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E-115 Pterygovaginal artery: a less recognized recurrent branch from the distal internal maxillary artery
  1. K Yoshida,
  2. T Akiyama
  1. Neurosurgery, Keio University School of Medicine, Tokyo, JAPAN


Introduction The pterygovaginal artery (PtVA) is one of the recurrent branches from the distal part of the internal maxillary artery (IMA), which courses through the pterygovaginal canal (PtVC) that connects the pterygopalatine fossa and the nasopharynx. Less attention has been paid to this artery in spite of its unique anatomical features and important anastomoses around the eustachian tube because on angiography this minute artery can be hardly distinguished due to overlaps of many IMA branches. Nevertheless, widespread utilization of cone beam computed tomography (CBCT) has enabled us depicting even extremely small arteries. In cases with hypervascular lesions, PtVA is often enlarged and can be identified with attentive observation. We present three cases of tumor embolization before endonasal endoscopic approach and underscore its clinical implications in neurointerventional surgery.

Case 1 (Sinonasal renal cell-like adenocarcinoma) A 66-year-old woman with a history of von Hippel-Lindau disease and multiple surgeries for intracranial hemangioblastomas was scheduled for a resection of an enlarging mass extending around the ethmoid and sphenoid sinuses. Along with branches from the left sphenopalatine artery (SPA), the left PtVA, branching from the most distal part of the IMA, was embolized selectively with 40% n-butyl cyanoacrylate.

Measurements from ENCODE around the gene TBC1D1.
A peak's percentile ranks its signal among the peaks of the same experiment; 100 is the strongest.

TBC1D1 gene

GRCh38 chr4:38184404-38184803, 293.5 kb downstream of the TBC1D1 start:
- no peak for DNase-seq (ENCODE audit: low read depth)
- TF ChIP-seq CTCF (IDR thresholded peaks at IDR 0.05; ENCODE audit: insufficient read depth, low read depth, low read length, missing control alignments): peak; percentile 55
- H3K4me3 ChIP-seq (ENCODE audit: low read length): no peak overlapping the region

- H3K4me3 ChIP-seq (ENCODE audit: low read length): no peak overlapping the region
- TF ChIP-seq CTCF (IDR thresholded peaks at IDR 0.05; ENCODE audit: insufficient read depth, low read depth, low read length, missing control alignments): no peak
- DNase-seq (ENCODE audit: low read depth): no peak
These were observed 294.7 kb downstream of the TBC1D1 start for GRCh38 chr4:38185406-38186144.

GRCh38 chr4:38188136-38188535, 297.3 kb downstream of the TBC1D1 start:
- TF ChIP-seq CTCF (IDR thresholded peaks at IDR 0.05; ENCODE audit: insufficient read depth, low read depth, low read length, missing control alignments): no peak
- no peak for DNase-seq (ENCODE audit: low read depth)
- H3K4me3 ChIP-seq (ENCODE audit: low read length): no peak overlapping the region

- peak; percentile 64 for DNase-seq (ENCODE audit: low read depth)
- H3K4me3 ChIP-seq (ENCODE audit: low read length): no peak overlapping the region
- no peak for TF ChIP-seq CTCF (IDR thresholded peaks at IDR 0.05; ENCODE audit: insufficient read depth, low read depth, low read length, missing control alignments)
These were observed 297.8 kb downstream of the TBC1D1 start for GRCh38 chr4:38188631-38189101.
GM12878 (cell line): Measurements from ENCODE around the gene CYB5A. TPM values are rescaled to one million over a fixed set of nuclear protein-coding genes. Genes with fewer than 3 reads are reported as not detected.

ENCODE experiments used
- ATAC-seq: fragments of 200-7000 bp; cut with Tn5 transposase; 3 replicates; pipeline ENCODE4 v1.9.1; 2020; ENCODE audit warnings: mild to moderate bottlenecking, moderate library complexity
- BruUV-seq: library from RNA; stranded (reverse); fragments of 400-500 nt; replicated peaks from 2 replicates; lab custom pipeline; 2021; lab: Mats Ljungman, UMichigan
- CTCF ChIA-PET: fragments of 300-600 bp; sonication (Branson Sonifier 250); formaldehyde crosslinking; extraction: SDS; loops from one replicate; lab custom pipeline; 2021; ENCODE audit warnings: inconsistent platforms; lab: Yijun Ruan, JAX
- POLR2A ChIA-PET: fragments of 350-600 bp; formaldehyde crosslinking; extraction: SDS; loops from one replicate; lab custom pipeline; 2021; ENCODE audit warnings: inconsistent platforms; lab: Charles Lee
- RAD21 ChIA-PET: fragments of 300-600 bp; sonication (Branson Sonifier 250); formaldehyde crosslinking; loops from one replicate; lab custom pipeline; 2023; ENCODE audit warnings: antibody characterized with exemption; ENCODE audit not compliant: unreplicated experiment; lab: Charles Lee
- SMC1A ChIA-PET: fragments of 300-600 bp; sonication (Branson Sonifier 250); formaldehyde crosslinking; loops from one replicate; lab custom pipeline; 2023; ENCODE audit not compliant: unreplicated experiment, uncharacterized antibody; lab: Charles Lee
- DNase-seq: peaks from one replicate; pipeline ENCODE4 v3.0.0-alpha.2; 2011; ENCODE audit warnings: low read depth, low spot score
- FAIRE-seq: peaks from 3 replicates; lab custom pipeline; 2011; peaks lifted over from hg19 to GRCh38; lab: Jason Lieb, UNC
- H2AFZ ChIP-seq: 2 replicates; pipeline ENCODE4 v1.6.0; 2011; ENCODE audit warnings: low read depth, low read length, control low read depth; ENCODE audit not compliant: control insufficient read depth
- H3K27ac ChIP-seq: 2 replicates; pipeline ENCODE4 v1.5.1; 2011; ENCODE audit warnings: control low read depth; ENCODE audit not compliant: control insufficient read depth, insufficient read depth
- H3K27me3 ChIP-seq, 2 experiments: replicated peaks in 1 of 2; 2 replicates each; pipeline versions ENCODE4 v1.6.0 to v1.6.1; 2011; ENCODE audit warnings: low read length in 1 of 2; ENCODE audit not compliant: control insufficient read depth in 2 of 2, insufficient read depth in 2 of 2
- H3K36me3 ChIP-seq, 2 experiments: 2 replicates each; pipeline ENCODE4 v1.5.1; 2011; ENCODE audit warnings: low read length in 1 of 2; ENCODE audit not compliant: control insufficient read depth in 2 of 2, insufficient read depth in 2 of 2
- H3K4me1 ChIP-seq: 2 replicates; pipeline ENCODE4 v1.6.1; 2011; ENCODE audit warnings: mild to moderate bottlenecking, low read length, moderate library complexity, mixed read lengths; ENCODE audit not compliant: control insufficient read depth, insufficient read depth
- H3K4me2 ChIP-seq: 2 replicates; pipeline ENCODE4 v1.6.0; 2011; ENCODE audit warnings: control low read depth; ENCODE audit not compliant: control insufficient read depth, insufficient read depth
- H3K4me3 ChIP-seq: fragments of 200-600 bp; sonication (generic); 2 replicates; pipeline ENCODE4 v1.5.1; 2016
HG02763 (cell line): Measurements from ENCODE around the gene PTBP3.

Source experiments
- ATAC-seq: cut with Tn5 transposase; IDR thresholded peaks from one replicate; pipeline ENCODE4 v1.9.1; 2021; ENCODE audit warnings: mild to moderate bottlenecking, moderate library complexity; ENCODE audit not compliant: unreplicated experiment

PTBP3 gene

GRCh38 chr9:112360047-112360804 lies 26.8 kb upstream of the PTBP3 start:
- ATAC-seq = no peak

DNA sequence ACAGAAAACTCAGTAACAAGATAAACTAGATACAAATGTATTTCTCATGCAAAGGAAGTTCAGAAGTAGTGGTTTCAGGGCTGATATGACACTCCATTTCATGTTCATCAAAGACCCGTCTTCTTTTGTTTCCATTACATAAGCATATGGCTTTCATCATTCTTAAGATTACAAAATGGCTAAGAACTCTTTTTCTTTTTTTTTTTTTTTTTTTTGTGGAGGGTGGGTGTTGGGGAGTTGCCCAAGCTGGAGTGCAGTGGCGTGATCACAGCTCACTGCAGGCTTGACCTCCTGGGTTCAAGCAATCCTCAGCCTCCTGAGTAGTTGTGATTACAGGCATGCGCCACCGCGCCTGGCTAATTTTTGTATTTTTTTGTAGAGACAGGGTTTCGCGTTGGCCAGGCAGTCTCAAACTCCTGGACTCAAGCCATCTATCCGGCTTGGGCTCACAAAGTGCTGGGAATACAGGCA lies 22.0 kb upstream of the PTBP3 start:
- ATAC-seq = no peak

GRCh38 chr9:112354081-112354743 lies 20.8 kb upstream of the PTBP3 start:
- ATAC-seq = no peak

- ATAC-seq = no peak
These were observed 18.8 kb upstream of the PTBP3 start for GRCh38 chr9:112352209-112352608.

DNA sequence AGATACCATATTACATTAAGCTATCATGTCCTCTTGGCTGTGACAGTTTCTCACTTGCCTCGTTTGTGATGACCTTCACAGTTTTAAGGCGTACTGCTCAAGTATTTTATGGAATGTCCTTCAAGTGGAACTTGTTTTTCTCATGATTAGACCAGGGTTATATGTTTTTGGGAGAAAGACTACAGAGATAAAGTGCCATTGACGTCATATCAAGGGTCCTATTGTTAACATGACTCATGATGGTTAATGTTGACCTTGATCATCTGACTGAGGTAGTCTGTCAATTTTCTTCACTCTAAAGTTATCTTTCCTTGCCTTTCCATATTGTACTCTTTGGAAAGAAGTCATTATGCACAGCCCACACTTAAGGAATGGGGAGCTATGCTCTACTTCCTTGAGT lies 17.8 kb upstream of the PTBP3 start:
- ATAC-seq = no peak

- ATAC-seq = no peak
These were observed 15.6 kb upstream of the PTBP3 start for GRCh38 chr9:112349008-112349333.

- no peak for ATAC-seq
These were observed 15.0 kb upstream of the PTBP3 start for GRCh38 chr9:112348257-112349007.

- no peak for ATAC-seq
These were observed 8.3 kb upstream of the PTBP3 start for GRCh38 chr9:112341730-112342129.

Case 2 (Sphenoid Sinus Hemangioma) A 20-year-old man presented with the right abducens nerve palsy. MRI showed an enhancing mass around the sphenoid sinus extending to the cavernous sinus. CBCT revealed that the main feeder from the IMA was the PtVA, branching from a relatively proximal portion of IMA, lateral to the pterygomaxillary fissure. The selective angiography from the PtVA showed a tumor stain and a branch to the nasopharyngeal roof anastomosing with the ascending pharyngeal artery (APhA) and ascending palatine artery. After the microcatheter was further advanced close to the lesion, embospheres of 300−500μm were cautiously injected and platinum coils were deployed in the PtVA. Post-embolization CBCT showed coils in the PtVC.

Case 3 (Pituicytoma) A 69-year-old woman with a large sellar tumor underwent a preoperative embolization. The distal IMA, middle meningeal arteries, accessory meningeal artery, APhAs were embolized with coils. The tumor stain from the distal IMA was specifically derived from the PtVA, the Vidian artery, and the artery of the foramen rotundum.

Conclusion The PtVA has a medial or lateral origin from the distal IMA and anatomical knowledge for this artery is essential in neurointervention. Embolization should be performed with precaution to avoid unintended migration through dangerous anastomoses.

Disclosures K. Yoshida: None. T. Akiyama: None.

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